Correct Timing Makes the Best Silage

Correct Timing Makes the Best Silage

With hail and high winds ravaging corn in some areas this week, growers may be looking to salvage what they can of their crop by making silage. In these instances, patience may need to be the first step in the process.

High-quality corn silage often is an economical substitute for some of the grain in finishing and in dairy rations.  And corn silage can be an important winter feed for cow-calf producers.  All too often, though, silage isn't harvested to ensure its best feed value.

Harvest timing is critical for success and should be based on moisture content of the silage. Silage chopped too early and wetter than 70% moisture can run or seep. Often this silage will produce a sour, less palatable fermentation.

Growers often get this wet silage when they rush to salvage corn damaged by wind or hail, as occurred this week in areas of Nebraska. Live green stalks, leaves, and husks almost always are more than 80% moisture, well over recommended moisture levels. Be patient and wait until these tissues start to dry before chopping.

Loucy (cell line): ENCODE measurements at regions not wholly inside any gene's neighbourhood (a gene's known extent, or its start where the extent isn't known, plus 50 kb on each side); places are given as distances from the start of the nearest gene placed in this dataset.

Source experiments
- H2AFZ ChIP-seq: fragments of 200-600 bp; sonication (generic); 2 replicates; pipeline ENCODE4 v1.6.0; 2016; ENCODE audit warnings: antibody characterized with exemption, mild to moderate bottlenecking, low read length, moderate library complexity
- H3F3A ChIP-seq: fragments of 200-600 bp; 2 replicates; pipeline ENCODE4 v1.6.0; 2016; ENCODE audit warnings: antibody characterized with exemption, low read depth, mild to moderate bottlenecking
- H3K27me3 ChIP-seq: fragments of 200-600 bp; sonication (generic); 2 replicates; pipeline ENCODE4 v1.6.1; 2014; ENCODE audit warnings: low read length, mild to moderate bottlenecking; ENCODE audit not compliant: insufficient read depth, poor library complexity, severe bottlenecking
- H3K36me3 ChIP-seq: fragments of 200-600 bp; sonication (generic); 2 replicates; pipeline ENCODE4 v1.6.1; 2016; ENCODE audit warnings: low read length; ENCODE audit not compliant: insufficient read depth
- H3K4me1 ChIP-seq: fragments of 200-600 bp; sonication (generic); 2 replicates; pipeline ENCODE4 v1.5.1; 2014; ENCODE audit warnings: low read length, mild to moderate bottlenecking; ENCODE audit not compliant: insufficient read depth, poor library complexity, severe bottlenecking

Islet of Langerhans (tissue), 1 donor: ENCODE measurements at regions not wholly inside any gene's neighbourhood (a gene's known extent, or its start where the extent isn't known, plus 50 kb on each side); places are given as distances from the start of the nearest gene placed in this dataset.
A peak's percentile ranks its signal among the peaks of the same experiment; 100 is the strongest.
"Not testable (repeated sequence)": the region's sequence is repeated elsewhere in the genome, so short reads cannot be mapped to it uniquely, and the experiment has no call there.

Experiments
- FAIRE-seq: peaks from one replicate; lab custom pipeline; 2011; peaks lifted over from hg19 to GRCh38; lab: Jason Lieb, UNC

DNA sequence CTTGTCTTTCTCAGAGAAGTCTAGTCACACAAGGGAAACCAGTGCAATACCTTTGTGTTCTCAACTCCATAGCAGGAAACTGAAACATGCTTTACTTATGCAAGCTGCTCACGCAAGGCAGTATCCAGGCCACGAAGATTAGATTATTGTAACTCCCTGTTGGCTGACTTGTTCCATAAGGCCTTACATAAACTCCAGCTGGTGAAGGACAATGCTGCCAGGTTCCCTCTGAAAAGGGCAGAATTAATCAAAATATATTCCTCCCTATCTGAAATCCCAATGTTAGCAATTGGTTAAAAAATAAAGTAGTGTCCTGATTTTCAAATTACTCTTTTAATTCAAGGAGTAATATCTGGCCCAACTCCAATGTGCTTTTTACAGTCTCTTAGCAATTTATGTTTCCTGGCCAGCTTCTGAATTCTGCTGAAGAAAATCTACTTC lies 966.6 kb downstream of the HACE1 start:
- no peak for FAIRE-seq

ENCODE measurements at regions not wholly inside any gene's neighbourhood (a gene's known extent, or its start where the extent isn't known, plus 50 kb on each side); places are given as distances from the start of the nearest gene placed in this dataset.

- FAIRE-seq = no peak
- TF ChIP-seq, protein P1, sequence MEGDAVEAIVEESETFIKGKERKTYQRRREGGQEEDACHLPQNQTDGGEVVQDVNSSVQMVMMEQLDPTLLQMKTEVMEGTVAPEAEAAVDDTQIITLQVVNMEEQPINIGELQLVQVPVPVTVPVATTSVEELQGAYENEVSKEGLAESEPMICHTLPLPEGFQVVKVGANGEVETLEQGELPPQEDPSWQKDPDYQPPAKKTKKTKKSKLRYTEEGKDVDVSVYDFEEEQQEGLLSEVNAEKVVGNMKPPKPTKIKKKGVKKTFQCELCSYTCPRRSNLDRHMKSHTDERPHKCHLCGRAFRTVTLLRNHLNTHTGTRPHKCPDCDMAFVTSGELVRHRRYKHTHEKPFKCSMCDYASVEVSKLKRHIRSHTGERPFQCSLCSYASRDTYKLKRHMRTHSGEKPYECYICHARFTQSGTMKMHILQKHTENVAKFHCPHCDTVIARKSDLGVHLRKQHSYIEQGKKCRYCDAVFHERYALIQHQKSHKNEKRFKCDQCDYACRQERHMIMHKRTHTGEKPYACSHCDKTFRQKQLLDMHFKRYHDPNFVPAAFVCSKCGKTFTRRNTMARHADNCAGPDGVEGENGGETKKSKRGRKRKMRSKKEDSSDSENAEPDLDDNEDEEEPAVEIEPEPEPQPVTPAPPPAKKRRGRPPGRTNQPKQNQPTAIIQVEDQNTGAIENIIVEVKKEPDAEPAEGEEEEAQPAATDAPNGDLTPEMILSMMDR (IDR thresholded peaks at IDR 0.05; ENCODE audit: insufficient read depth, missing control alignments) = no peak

Hailed corn
Figure 1. Hailed corn in eastern Nebraska, August 2011.

Normal corn, though, is often chopped for silage too dry, below 60% moisture.  Then it's difficult to pack the silage adequately to force out air.  The silage heats, energy and protein digestibility declines, and spoilage increases.  If your silage is warm or steams during winter, it probably was too dry when chopped.

Many corn hybrids are at the ideal 60-70% moisture after corn kernels dent and reach the one-half milkline. This guide isn’t perfect for all hybrids, though, so check your own fields independently.

Corn kernels in silage between black layer and half milkline are more digestible. Drier, more mature corn grain tends to pass through the animal more often without digesting unless processed.  Also, older leaves and stalks are less digestible.


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A field of corn.